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Six Corners Senior Apartments Loan, Tax Credit OK'd by City Council

  The development has drawn fire from nearby residents who say it is too big for the area.
City Council Approves Loan, Tax Credits for Six Corners Senior Apartments
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PORTAGE PARK — A controversial 98-unit senior apartment building near the Six Corners Shopping District will get a $3.3 million city loan, the City Council agreed Wednesday.

Although the project has the support of Ald. John Arena (45th), the four-story building at 4117 N. Kilpatrick Ave. has drawn fire from nearby homeowners who say it is too big for their neighborhood of about 90 single-family homes.

In addition, the project will get $1.5 million in Low Income Housing Tax Credits from the city, which the developer, The Renaissance Companies, will use to help borrow $15 million to finance construction, which is expected to begin in the fall and take 18 months to complete.

Eighty-one units in the complex, near the Union Pacific railroad tracks and a Jewel grocery store, will be reserved for residents making no more than 60 percent of the area's median income. The median income in Portage Park is about $53,500 a year, which means the apartments will only be available to those 55 or older making less than about $32,000 a year.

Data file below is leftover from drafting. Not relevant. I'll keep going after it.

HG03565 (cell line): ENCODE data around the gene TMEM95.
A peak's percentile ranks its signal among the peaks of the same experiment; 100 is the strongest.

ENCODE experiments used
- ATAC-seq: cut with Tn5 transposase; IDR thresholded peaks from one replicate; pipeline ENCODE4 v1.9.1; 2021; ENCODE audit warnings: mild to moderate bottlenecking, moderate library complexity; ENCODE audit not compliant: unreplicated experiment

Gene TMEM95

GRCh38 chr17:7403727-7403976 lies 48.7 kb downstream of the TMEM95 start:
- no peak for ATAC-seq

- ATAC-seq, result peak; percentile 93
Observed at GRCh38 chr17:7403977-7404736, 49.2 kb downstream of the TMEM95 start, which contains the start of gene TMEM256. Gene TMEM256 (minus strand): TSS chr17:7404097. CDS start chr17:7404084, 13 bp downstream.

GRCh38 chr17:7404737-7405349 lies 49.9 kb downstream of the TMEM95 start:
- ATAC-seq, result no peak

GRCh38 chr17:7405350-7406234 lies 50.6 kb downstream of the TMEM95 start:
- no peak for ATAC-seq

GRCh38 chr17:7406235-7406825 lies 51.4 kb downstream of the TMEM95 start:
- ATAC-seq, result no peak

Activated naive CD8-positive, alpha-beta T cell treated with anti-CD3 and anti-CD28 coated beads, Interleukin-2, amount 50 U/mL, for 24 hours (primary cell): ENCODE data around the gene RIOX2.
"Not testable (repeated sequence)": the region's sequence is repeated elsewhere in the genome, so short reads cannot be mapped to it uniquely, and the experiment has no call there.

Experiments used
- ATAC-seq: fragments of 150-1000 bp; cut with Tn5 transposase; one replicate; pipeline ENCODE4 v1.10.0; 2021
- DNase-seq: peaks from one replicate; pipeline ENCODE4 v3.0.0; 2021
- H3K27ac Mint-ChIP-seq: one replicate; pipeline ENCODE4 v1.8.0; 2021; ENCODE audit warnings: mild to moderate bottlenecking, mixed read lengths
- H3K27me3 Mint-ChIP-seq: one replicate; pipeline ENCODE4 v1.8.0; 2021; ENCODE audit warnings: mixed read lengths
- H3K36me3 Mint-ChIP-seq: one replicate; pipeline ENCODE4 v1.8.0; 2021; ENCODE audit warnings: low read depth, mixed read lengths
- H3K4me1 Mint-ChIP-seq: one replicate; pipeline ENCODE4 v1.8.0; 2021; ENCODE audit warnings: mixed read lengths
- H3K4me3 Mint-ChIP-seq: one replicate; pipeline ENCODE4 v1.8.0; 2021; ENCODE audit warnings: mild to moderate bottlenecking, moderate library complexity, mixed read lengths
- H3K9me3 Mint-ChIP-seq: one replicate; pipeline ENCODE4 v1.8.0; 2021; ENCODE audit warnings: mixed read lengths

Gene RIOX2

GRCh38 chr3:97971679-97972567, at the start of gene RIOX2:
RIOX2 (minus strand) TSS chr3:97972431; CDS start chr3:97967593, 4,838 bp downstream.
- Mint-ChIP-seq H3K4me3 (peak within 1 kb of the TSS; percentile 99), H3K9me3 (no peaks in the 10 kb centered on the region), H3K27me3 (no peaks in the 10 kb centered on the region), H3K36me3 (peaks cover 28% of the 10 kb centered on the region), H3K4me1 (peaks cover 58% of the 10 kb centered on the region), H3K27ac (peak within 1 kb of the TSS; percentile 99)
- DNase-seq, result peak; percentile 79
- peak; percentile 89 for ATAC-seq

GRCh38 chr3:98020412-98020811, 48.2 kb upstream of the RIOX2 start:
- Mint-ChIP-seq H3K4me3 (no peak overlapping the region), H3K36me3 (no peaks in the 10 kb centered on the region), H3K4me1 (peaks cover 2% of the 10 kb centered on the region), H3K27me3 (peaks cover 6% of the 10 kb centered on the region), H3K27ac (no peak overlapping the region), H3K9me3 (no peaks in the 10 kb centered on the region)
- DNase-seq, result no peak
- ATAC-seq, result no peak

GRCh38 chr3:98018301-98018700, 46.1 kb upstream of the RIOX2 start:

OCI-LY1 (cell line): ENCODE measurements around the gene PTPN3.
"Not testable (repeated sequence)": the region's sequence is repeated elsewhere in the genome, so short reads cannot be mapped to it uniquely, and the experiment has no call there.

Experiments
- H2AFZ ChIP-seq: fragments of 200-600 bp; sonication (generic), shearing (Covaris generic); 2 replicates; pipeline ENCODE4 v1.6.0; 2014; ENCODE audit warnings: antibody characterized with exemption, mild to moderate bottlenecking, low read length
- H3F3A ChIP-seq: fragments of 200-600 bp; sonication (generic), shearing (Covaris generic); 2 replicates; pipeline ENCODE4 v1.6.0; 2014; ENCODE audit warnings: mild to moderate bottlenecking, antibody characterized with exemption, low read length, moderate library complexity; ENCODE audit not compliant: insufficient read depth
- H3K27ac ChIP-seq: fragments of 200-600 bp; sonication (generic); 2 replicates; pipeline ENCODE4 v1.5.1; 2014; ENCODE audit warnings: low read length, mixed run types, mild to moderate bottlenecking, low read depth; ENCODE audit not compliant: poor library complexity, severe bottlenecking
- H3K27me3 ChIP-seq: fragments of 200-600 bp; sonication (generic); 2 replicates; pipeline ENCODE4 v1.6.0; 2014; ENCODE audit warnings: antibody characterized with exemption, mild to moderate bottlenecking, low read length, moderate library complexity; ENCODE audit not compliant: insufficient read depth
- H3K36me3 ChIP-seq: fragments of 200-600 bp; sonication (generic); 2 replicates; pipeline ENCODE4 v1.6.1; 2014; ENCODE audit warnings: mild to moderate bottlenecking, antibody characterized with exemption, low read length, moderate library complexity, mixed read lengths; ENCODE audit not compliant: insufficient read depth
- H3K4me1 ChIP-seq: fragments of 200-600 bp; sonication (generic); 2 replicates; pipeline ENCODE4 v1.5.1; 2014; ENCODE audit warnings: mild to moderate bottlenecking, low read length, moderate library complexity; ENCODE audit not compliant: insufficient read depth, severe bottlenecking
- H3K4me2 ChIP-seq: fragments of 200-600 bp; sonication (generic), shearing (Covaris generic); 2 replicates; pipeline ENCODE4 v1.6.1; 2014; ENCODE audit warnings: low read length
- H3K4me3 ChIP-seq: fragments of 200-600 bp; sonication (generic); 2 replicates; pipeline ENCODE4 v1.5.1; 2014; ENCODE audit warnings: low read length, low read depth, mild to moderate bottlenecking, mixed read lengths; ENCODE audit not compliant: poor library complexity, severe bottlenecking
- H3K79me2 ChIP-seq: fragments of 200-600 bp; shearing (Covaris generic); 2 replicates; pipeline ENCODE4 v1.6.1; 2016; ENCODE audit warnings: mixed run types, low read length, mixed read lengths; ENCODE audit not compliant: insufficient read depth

The council also agreed to use $900,000 from the city's Low Income Housing Trust Fund to set aside another 10 units for seniors making less than 30 percent of the area's median income, or about $16,000.

The complex will include studio, one- and two-bedroom units as well as a sun room, fitness center, library and community garden. Plans call for 34 parking spaces, as required by the city's code.

In December, the Chicago Plan Commission agreed to change the zoning on the 1.14-acre vacant parcel of land to allow the complex to be built there instead of 12 single-family homes as originally planned. The development stalled during the Great Recession.

Members of the Triangle Homeowners Association have said they were concerned the $21.4 million project would clog the streets of their neighborhood with traffic and take up all of the street parking spaces.

Others said they were concerned the large building would flood their homes with stormwater and overwhelm the area’s electricity grid.

Arena said he supported the project because it would allow seniors who live in Portage Park and Jefferson Park to grow old near their friends and neighbors, and fill a burgeoning demand for senior housing.

The complex's proximity to Six Corners will also encourage seniors to walk to nearby stores and use public transportation, Arena said.